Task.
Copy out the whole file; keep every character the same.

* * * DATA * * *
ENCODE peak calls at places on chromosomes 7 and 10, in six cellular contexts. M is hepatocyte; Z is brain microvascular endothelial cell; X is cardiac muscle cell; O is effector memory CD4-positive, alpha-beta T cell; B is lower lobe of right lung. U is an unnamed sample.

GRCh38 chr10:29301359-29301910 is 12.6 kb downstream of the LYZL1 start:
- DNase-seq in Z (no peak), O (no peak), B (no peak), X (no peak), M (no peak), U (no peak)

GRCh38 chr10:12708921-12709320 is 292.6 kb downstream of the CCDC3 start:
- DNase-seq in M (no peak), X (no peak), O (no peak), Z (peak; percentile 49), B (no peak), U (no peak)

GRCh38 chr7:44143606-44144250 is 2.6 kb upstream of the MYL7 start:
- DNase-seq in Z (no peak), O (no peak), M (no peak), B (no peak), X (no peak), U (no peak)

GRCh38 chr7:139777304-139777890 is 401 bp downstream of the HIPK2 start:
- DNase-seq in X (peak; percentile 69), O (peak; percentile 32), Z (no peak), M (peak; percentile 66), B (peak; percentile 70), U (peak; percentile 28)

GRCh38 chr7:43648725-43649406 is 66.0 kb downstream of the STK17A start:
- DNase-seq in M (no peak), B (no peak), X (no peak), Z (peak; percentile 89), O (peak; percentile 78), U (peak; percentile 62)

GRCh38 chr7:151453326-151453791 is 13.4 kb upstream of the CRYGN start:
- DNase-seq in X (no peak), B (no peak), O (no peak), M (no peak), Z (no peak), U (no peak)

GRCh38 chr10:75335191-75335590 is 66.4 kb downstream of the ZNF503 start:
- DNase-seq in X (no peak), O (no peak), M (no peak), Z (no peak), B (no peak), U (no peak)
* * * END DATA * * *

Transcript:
ENCODE peak calls at places on chromosomes 7 and 10, in six cellular contexts. M is hepatocyte; Z is brain microvascular endothelial cell; X is cardiac muscle cell; O is effector memory CD4-positive, alpha-beta T cell; B is lower lobe of right lung. U is an unnamed sample.

GRCh38 chr10:29301359-29301910 is 12.6 kb downstream of the LYZL1 start:
- DNase-seq in Z (no peak), O (no peak), B (no peak), X (no peak), M (no peak), U (no peak)

GRCh38 chr10:12708921-12709320 is 292.6 kb downstream of the CCDC3 start:
- DNase-seq in M (no peak), X (no peak), O (no peak), Z (peak; percentile 49), B (no peak), U (no peak)

GRCh38 chr7:44143606-44144250 is 2.6 kb upstream of the MYL7 start:
- DNase-seq in Z (no peak), O (no peak), M (no peak), B (no peak), X (no peak), U (no peak)

GRCh38 chr7:139777304-139777890 is 401 bp downstream of the HIPK2 start:
- DNase-seq in X (peak; percentile 69), O (peak; percentile 32), Z (no peak), M (peak; percentile 66), B (peak; percentile 70), U (peak; percentile 28)

GRCh38 chr7:43648725-43649406 is 66.0 kb downstream of the STK17A start:
- DNase-seq in M (no peak), B (no peak), X (no peak), Z (peak; percentile 89), O (peak; percentile 78), U (peak; percentile 62)

GRCh38 chr7:151453326-151453791 is 13.4 kb upstream of the CRYGN start:
- DNase-seq in X (no peak), B (no peak), O (no peak), M (no peak), Z (no peak), U (no peak)

GRCh38 chr10:75335191-75335590 is 66.4 kb downstream of the ZNF503 start:
- DNase-seq in X (no peak), O (no peak), M (no peak), Z (no peak), B (no peak), U (no peak)